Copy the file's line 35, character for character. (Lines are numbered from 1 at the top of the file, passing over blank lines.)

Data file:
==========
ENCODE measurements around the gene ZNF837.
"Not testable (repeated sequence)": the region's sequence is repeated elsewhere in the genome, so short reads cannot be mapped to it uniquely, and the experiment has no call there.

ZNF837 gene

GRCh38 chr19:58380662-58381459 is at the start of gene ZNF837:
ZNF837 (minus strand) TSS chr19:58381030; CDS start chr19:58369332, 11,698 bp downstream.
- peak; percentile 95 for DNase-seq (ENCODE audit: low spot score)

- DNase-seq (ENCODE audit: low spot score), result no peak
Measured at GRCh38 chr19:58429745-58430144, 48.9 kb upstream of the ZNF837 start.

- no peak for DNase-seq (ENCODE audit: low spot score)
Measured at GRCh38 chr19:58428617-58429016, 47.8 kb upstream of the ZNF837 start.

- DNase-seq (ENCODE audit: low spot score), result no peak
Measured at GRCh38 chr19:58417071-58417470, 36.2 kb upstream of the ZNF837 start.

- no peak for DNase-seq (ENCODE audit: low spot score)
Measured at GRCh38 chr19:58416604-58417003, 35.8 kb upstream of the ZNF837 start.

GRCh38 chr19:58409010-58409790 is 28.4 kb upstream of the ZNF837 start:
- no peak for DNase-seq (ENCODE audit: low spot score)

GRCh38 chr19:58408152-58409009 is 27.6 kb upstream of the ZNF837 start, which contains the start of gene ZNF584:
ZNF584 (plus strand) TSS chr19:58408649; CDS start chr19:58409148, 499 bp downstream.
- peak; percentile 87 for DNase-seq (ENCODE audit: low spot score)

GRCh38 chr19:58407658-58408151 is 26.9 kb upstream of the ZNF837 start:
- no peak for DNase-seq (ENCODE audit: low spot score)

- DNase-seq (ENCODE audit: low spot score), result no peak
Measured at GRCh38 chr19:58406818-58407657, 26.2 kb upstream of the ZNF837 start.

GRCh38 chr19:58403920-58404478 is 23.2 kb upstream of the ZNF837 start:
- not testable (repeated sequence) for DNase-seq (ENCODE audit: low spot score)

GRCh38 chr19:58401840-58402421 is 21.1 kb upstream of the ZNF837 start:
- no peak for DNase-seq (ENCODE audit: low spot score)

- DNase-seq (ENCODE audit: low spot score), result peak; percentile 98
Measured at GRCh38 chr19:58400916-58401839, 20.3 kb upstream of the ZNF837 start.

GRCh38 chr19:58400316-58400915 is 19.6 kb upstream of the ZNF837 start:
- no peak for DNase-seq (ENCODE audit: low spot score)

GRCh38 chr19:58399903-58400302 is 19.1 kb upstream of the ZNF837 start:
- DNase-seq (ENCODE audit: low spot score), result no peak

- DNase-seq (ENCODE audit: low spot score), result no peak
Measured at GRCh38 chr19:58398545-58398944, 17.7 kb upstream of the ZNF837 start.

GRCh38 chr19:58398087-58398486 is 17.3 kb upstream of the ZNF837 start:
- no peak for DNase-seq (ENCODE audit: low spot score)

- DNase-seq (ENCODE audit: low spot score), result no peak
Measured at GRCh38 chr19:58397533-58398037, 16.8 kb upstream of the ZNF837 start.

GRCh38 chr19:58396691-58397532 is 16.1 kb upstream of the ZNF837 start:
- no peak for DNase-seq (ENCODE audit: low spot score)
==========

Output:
Measured at GRCh38 chr19:58398545-58398944, 17.7 kb upstream of the ZNF837 start.